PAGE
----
An international team of researchers in India may have discovered a simple-yet-effective way to combat Alzheimer’s disease, a healthcare burden reaching epidemic proportions globally: eating a handful of walnuts each day.
Dr. Abha Chauhan, head of the Developmental Neuroscience Laboratory at New York State Institute for Basic Research in Developmental Disabilities, claimed his research group found anti-oxidative and inflammatory properties in walnuts that could effectively slow the progress of Alzheimer’s in patients with the disease, as well as potentially prevent new cases from emerging in healthy individuals. Though preliminary, the findings open the flood gates for the international scientific community to begin large-scale human studies on the effects of dry fruit on such a terminal illness.
"Oxidative damage and inflammation are two prominent features in the pathology of Alzheimer's disease and many other neurodegenerative diseases," Chauhan told the Press Trust of India, the Economic Times reported Tuesday. "Walnuts are very rich in anti-inflammatory components and antioxidants."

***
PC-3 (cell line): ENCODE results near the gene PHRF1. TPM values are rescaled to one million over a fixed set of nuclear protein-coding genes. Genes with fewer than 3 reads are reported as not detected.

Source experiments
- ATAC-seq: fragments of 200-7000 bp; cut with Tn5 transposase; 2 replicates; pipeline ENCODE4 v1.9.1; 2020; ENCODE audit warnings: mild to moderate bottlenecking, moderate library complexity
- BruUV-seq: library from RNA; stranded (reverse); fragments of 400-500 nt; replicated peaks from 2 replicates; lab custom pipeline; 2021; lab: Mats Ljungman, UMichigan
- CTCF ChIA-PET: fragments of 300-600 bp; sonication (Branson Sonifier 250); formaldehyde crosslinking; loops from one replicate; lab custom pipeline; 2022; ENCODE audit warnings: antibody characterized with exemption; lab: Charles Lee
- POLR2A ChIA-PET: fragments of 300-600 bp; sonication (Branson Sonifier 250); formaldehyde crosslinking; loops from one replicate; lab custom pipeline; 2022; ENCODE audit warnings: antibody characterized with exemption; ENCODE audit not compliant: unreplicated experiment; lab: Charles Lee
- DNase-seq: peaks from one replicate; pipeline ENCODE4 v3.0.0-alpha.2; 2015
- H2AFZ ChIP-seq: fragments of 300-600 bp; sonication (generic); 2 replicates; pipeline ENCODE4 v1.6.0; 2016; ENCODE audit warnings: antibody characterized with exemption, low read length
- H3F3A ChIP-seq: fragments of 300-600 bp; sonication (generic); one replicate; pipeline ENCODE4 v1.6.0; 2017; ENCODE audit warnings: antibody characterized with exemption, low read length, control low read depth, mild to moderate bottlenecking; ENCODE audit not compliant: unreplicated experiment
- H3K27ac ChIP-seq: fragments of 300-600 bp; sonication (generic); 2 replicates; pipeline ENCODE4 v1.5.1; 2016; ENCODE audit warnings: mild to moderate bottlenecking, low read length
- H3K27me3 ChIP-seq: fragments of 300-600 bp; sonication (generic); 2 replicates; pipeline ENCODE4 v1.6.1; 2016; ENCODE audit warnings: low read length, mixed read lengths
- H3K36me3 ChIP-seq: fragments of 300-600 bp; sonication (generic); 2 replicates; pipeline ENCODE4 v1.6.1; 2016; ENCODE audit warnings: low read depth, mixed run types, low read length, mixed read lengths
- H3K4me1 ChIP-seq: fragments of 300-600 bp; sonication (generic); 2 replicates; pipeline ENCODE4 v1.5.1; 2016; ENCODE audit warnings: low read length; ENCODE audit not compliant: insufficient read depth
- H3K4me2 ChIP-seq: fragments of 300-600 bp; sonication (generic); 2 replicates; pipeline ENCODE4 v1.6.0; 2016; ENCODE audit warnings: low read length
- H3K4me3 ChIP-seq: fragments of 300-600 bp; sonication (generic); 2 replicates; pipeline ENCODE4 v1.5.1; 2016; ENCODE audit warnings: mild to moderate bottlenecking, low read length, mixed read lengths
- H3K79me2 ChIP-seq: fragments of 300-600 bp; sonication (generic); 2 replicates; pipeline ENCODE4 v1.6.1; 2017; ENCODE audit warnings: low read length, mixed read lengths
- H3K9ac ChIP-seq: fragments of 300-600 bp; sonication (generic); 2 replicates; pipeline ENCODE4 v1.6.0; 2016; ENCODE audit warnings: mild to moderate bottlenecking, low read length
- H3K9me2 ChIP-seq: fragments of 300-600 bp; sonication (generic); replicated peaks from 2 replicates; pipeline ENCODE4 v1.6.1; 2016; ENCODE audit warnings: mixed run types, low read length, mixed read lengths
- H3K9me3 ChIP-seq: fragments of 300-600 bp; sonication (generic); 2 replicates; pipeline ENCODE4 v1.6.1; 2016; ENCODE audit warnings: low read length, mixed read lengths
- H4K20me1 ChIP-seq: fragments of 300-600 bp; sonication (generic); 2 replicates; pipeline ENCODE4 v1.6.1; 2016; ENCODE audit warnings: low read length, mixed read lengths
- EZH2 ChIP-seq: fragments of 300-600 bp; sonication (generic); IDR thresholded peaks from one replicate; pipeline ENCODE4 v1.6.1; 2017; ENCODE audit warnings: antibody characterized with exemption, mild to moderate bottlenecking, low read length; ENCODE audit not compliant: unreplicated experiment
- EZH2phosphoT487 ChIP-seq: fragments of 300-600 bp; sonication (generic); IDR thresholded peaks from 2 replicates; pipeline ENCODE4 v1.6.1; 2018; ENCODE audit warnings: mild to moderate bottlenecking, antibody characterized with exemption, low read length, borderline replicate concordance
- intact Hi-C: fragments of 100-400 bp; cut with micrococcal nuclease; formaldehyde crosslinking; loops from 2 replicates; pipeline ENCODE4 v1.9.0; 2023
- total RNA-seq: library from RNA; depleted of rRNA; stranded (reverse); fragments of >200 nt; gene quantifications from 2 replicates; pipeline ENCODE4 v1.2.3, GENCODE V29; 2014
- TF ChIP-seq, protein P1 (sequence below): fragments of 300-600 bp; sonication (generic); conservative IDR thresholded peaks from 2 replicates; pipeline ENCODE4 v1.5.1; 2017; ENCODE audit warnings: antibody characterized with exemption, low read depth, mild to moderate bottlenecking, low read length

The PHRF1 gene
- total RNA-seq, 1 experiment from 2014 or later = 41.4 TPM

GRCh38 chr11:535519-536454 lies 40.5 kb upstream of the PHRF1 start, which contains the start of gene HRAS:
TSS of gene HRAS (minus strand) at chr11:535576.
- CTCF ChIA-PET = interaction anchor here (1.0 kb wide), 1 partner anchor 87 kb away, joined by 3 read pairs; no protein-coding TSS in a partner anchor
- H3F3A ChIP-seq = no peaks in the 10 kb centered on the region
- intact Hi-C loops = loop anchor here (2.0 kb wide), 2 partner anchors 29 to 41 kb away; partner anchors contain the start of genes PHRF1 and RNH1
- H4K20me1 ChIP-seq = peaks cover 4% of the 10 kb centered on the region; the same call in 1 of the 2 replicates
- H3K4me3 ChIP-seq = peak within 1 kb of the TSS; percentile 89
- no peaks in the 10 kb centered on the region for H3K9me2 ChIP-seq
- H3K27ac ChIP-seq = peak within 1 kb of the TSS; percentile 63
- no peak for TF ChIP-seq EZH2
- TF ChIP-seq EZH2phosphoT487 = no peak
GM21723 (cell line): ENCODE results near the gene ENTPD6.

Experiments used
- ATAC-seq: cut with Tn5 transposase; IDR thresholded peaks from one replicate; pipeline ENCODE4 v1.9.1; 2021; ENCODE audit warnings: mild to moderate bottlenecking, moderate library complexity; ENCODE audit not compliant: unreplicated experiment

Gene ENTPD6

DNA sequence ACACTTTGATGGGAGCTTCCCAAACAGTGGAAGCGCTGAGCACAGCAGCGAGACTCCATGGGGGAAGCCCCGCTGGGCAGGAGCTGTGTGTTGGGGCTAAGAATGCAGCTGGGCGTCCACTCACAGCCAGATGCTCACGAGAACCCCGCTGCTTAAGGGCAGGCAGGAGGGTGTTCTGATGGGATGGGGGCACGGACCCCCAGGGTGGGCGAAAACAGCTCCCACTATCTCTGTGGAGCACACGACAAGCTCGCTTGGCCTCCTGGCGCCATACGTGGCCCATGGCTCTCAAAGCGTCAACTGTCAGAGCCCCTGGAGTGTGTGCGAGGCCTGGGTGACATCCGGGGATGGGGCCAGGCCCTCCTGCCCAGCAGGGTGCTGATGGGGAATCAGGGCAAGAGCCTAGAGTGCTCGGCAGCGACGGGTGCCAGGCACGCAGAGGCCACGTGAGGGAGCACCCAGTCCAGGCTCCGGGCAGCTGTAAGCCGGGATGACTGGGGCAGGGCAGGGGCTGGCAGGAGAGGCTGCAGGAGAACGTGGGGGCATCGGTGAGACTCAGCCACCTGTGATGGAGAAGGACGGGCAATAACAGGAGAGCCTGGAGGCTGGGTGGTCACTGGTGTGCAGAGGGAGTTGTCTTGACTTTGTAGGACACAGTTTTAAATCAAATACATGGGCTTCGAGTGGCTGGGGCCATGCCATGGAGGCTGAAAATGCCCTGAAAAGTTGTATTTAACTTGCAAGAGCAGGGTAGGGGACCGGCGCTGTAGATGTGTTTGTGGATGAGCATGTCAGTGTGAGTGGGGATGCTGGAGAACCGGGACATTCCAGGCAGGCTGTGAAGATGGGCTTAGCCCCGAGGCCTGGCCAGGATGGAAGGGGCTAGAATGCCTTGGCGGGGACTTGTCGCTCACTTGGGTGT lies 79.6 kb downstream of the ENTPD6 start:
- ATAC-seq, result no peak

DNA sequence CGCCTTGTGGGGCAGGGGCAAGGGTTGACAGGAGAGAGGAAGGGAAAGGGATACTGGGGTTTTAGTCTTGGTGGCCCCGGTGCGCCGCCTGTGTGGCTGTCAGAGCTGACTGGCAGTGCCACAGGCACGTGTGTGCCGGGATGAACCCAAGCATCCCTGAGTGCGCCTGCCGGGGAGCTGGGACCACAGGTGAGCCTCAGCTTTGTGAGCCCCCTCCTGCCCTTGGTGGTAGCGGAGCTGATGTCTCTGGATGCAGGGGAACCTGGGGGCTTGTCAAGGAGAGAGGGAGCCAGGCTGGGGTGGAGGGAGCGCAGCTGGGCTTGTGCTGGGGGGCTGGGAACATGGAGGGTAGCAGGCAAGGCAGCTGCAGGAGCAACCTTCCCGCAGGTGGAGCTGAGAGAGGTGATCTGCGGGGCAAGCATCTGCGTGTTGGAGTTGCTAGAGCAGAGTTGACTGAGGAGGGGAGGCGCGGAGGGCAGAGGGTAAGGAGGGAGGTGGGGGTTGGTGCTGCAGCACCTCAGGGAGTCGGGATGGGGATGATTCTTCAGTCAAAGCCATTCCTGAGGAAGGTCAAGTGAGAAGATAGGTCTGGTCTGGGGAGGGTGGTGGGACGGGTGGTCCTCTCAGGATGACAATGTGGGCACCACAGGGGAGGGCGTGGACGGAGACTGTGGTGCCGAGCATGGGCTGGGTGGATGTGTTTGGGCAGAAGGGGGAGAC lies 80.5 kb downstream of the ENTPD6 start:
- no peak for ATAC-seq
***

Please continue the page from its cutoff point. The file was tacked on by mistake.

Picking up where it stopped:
Alzheimer's is a form of dementia that impacts memory, thinking and behavior in effected individuals, accounting for nearly 60 to 80 percent of all dementia cases. The disease spreads throughout the brain as cells degenerate and die, effectively destroying mental capabilities, including motor functions and memory. As of 2016, an estimated 5.4 million Americans suffer from Alzheimer’s disease, with the vast majority (nearly 5.2 million) being 65 and overs.
The numbers are equally harrowing in India, where over 8 million people are expected to be diagnosed with Alzheimer’s disease by 2030.
The recent findings suggests walnuts are capable of reducing amyloid beta-protein deposits in the brain, a protein researchers believe is responsible for the growth of Alzheimer’s. Though researchers remain confident a definitive cure for Alzheimer’s could be on the way, Chauhan noted more studies are needed to reach a medical breakthrough.
"One in 10 people over the age of 65 suffers from Alzheimer's," he said. "However, the awareness about the disease is very less. It takes 10 years to show the symptoms. It is not diagnosed properly; people think it is just an old age symptom and they have started forgetting things."